It’s us stupid
Those who are expecting some great outcome of COP 26 that will miraculously save the planet from climate change in a period of thirty years are likely to be deeply disappointed. The first COP in 1995 was held in Berlin and the record over the last 25 years has seen greenhouse gas emissions continue to rise on a global scale and inequality increasing at a similar rate. Poverty, hunger, lack of proper sanitation, gender inequality remain as issues where we still need great changes, but the threat of climate change hangs over the globe like a dark cloud about to descend and envelop us. To protest against the politician is to submit for the politician likes nothing better than to convince you that they are the one who will produce the answer like getting a rabbit out of a hat.
Does this mean that another meeting of political figures will leave us all wringing our hands and shaking our heads in despair? Well, there is no need to react in that way. We have the answer if we understand the simple idea that ‘it’s us stupid’.
Take a look at global emissions of greenhouse gases and look at some of the sectors that are the highest emitters. We know that agriculture is one of the largest sectors and yet we have the answer to hand. For the developed world it is simply to eat less meat, eat more legumes, more vegetables and more fruit. Reducing beef consumption is the prime target, the burger, the steak or the rib should not be consumed in the quantities we do at present. If we all reduced the burger intake to one a week and ate at least two non-meat meals a week we would probably have a greater impact than anything likely to be achieved at COP26. The action does not end there, for in countries like the USA and UK there is massive food waste, at the farm, the supermarket and at home. Up to a third of the food produced is estimated to be lost as food waste. Our diet and our food habits are as great a problem as using fossil fuels for transport. The answer lies in our hands and we can change.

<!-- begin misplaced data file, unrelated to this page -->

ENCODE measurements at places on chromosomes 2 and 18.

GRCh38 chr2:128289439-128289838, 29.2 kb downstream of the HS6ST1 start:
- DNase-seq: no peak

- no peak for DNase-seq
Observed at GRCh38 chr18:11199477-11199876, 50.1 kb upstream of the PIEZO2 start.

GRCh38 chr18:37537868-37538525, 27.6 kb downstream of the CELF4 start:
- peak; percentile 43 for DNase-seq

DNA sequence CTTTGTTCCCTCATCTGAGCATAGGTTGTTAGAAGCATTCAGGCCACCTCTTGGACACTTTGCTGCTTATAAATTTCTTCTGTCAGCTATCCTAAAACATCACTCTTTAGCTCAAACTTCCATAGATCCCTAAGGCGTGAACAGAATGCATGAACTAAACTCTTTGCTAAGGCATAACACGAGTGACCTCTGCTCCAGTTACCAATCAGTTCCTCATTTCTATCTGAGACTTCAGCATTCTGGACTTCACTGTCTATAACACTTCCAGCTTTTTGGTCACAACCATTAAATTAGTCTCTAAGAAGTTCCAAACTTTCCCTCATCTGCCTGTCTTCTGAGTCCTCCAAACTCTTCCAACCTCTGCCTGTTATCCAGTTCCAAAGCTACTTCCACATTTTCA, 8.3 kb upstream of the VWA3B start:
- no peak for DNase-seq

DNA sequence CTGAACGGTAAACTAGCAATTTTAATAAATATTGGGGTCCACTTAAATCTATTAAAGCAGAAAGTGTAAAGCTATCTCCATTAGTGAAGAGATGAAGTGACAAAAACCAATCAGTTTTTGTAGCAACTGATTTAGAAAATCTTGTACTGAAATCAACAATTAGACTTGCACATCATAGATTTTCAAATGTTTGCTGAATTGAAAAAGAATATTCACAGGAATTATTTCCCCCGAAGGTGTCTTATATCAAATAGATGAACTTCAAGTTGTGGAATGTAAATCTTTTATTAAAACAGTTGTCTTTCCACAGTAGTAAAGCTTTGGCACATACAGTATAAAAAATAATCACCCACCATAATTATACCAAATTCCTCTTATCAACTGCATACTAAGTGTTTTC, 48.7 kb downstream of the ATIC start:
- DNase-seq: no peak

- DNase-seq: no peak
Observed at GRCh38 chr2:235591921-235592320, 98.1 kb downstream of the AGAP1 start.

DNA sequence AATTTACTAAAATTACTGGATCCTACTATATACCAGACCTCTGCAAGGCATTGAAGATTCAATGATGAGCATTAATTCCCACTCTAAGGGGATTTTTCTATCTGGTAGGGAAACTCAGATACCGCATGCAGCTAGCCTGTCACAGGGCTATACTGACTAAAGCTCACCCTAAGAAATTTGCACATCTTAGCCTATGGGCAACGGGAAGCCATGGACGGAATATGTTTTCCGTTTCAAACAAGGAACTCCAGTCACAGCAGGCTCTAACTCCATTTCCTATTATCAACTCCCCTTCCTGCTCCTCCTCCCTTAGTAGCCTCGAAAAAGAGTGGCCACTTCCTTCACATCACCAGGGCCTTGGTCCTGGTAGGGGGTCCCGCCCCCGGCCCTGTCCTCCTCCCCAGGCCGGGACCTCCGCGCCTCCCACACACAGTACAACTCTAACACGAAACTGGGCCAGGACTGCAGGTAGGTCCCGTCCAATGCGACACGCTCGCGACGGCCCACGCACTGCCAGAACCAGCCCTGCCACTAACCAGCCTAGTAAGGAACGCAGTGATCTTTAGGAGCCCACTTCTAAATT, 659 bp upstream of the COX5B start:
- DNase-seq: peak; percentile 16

We might easily forget that what we wear also affects greenhouse gas emission and the fashion industry is a global effort devoted to persuading us that we need more clothes, and new clothes for each season and for each year. Although there are efforts being made to recycle clothes we should consider how they are produced. Many synthetic fibres originate from fossil fuel products, coal, oil and natural gas, and so boost the fossil fuel industry. What if we were all to choose cotton? Unless it is organically produced then we are looking at an industry as dirty as driving diesel trucks with vast amounts of artificial fertilizers and pesticides being used together with a very heavy demand on water. Even with organic cotton the processes of bleaching and dyeing use great quantities of water and the chemical waste is often discharged to watercourses. There are alternatives that could be used for many fabrics. Hemp, linen and bamboo can be grown without the use of fertilizers and without the use of pesticides. These fibres are also more suitable for recycling. That does not mean we should abandon cotton, wool or silk, which could be considered as carbon neutral and can also be recycled, but we should consider how we grow the cotton, and remember sheep if used for meat has an environmental cost. There are fashion houses that support the use of organic cotton, and others who are looking at recycling and zero waste. We can choose to support these if we wish. Our clothing and fashion habits are our own, they will not be changed by the ‘blah blah blah’ of politicians and we must start to accept our own responsibility.